Gender wars in the age of Twitter and in the land of the ‘brogrammer’

The tech industry — land of the “brogrammer” — is now front and center in the gender wars.

When a female developer frustrated over sexual comments she was overhearing decided to publicly call out a couple of men at a Silicon Valley tech conference by taking their picture and posting it on Twitter, she set off a tsunami that got one of them fired, got her fired, sparked a DDOS attack against her former employer and more. She has reportedly received death threats.

 

Why didn’t Adria Richards just ask the two men she thought were making sexual comments to stop because they were making her uncomfortable? Why make it public? Richards later blogged that “I know it’s important to pick my battles,” but she thought “the future of programming was on the line.”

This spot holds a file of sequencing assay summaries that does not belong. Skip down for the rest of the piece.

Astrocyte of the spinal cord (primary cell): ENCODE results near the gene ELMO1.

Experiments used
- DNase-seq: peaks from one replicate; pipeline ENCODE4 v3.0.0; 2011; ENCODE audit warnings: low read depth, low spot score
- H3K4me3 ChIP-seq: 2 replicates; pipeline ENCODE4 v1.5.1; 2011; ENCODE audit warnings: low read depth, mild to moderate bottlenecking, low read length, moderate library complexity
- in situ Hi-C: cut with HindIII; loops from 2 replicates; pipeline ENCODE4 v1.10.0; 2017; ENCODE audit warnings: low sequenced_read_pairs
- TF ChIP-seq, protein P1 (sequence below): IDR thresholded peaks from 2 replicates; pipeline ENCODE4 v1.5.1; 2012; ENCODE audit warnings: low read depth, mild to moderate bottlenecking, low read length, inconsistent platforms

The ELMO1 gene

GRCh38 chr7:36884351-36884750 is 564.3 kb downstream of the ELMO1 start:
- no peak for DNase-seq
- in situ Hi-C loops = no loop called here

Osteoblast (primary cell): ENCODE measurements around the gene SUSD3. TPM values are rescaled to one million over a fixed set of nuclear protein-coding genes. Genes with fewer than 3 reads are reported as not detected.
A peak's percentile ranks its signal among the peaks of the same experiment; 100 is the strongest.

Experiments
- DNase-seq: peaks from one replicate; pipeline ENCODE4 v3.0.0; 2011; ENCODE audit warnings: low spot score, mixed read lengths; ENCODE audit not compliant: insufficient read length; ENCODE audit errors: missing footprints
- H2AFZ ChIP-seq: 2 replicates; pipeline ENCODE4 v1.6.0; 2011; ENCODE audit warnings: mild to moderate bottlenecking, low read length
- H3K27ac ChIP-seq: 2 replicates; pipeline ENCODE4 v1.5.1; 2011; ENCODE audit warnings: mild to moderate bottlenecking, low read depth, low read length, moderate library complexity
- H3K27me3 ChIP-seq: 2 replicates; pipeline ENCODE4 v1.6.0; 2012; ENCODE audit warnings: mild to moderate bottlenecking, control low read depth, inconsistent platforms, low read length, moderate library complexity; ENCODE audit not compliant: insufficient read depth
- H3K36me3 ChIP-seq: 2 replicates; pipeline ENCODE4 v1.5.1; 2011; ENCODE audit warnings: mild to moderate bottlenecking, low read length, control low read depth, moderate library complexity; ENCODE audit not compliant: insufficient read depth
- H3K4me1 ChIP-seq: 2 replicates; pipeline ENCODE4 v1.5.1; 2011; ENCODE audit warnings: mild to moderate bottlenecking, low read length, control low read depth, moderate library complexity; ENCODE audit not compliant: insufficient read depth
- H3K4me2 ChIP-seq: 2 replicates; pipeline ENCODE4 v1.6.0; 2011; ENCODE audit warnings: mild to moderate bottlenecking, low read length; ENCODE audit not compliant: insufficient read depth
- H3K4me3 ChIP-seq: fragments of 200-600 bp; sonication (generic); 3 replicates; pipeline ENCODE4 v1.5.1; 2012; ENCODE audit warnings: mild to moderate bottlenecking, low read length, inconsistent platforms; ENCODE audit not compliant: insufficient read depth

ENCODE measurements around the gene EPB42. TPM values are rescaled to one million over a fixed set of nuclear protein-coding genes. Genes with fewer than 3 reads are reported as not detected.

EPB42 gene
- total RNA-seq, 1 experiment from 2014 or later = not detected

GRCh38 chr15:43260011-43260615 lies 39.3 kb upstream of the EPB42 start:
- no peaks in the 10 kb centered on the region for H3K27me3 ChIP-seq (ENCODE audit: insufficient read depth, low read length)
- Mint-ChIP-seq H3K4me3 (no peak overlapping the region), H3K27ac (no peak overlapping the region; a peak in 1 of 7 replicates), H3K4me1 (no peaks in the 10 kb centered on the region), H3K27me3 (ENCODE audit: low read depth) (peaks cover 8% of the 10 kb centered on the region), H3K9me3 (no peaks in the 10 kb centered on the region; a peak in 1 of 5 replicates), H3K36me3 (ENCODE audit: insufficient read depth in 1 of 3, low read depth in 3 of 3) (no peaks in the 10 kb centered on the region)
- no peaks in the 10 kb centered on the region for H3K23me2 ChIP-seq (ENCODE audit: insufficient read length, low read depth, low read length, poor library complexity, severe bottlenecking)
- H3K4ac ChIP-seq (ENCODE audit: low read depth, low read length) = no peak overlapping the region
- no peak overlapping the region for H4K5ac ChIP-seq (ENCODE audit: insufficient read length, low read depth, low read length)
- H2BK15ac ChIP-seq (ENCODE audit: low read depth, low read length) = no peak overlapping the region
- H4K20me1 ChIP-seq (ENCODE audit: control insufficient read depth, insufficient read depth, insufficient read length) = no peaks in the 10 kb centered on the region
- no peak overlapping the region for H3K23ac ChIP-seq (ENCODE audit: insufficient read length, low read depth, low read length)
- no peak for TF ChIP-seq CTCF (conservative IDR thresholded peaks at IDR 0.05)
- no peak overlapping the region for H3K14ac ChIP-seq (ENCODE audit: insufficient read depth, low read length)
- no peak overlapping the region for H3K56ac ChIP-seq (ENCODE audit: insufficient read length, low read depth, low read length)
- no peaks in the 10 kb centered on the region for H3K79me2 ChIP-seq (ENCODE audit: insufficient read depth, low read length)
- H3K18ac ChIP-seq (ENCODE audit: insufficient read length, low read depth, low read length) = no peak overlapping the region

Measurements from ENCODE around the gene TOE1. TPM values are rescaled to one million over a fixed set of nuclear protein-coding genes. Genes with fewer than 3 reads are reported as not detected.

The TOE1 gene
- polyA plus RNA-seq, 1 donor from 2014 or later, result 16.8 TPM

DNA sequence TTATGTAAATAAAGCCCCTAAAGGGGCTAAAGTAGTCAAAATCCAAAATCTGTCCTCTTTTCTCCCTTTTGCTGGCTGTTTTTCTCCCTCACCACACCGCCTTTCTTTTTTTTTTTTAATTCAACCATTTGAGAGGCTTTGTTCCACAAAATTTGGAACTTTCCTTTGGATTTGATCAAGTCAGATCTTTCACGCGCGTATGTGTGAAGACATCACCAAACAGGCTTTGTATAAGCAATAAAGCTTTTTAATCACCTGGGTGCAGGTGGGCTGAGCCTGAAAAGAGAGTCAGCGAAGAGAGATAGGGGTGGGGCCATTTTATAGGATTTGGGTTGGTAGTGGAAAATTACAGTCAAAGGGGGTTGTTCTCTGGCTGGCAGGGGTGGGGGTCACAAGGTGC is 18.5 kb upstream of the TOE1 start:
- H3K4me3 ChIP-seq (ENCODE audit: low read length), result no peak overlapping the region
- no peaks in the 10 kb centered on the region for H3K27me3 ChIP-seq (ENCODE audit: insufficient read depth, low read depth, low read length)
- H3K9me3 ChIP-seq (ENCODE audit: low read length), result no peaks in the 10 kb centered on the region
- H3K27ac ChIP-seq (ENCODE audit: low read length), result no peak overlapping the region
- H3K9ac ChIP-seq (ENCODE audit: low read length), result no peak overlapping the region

A woman who is acquainted with Richards — she tried to get Richards to speak at a conference she was organizing a few years ago — has written a post that depicts Richards as difficult and prone to overreaction. But Amanda Blum says the backlash against Richards is worse. “I’ve long viewed her as a bully. … But people were missing the point,” she writes. “Within 24 hours, Adria was being attacked with the vile words people use only when attacking women.”

Could this have been a “teachable moment” in the gender wars? And about the use of social media as a tool for public humiliation? Should anyone have been fired? One of the men in the now infamous photo, reportedly a programmer for San Francisco-based PlayHaven, was fired. Then Richards was fired.

The CEO of Richards’ former employer, Colorado-based SendGrid, explained Thursday why Richards lost her job: “To be clear, SendGrid supports the right to report inappropriate behavior, whenever and wherever it occurs. What we do not support was how she reported the conduct.” And in what must have been an indirect reference to the denial-of-service attacks that SendGrid suffered, Jim Franklin wrote: “In the end, the consequences that resulted from how she reported the conduct put our business in danger.”